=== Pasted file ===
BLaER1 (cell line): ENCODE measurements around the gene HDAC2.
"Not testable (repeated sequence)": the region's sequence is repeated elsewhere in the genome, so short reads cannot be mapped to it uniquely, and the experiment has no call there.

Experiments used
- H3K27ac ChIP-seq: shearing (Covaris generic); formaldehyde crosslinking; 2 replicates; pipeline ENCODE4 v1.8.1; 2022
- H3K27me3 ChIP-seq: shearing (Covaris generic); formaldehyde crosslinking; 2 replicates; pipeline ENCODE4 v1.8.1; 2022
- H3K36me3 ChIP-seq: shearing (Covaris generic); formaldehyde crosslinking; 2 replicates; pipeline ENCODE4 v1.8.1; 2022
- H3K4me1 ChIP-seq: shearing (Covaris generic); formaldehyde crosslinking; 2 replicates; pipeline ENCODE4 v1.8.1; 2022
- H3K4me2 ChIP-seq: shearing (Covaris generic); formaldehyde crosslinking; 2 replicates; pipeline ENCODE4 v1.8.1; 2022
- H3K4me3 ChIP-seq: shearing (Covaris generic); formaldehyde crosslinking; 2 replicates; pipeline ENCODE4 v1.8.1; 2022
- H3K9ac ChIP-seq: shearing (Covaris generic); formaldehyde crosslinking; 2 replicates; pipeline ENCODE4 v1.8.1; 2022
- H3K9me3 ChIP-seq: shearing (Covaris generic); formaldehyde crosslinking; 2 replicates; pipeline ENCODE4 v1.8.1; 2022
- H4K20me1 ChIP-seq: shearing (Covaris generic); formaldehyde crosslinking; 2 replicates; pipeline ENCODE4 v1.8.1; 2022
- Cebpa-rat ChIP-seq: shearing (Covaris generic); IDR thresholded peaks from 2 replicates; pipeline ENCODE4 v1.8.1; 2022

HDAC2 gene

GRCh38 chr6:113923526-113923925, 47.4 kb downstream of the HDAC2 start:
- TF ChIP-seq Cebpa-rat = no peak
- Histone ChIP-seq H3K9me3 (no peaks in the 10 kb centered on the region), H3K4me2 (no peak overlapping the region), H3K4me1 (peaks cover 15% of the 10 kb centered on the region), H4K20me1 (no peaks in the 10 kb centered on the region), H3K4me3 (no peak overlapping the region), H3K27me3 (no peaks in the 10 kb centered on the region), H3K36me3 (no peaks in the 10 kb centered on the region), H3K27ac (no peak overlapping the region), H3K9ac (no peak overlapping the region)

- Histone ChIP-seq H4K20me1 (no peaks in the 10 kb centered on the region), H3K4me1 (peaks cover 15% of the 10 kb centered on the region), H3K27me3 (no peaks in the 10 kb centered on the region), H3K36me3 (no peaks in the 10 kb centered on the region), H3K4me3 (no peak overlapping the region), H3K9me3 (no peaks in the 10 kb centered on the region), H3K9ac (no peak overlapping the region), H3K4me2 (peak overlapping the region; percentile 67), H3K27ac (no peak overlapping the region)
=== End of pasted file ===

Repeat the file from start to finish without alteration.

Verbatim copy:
BLaER1 (cell line): ENCODE measurements around the gene HDAC2.
"Not testable (repeated sequence)": the region's sequence is repeated elsewhere in the genome, so short reads cannot be mapped to it uniquely, and the experiment has no call there.

Experiments used
- H3K27ac ChIP-seq: shearing (Covaris generic); formaldehyde crosslinking; 2 replicates; pipeline ENCODE4 v1.8.1; 2022
- H3K27me3 ChIP-seq: shearing (Covaris generic); formaldehyde crosslinking; 2 replicates; pipeline ENCODE4 v1.8.1; 2022
- H3K36me3 ChIP-seq: shearing (Covaris generic); formaldehyde crosslinking; 2 replicates; pipeline ENCODE4 v1.8.1; 2022
- H3K4me1 ChIP-seq: shearing (Covaris generic); formaldehyde crosslinking; 2 replicates; pipeline ENCODE4 v1.8.1; 2022
- H3K4me2 ChIP-seq: shearing (Covaris generic); formaldehyde crosslinking; 2 replicates; pipeline ENCODE4 v1.8.1; 2022
- H3K4me3 ChIP-seq: shearing (Covaris generic); formaldehyde crosslinking; 2 replicates; pipeline ENCODE4 v1.8.1; 2022
- H3K9ac ChIP-seq: shearing (Covaris generic); formaldehyde crosslinking; 2 replicates; pipeline ENCODE4 v1.8.1; 2022
- H3K9me3 ChIP-seq: shearing (Covaris generic); formaldehyde crosslinking; 2 replicates; pipeline ENCODE4 v1.8.1; 2022
- H4K20me1 ChIP-seq: shearing (Covaris generic); formaldehyde crosslinking; 2 replicates; pipeline ENCODE4 v1.8.1; 2022
- Cebpa-rat ChIP-seq: shearing (Covaris generic); IDR thresholded peaks from 2 replicates; pipeline ENCODE4 v1.8.1; 2022

HDAC2 gene

GRCh38 chr6:113923526-113923925, 47.4 kb downstream of the HDAC2 start:
- TF ChIP-seq Cebpa-rat = no peak
- Histone ChIP-seq H3K9me3 (no peaks in the 10 kb centered on the region), H3K4me2 (no peak overlapping the region), H3K4me1 (peaks cover 15% of the 10 kb centered on the region), H4K20me1 (no peaks in the 10 kb centered on the region), H3K4me3 (no peak overlapping the region), H3K27me3 (no peaks in the 10 kb centered on the region), H3K36me3 (no peaks in the 10 kb centered on the region), H3K27ac (no peak overlapping the region), H3K9ac (no peak overlapping the region)

- Histone ChIP-seq H4K20me1 (no peaks in the 10 kb centered on the region), H3K4me1 (peaks cover 15% of the 10 kb centered on the region), H3K27me3 (no peaks in the 10 kb centered on the region), H3K36me3 (no peaks in the 10 kb centered on the region), H3K4me3 (no peak overlapping the region), H3K9me3 (no peaks in the 10 kb centered on the region), H3K9ac (no peak overlapping the region), H3K4me2 (peak overlapping the region; percentile 67), H3K27ac (no peak overlapping the region)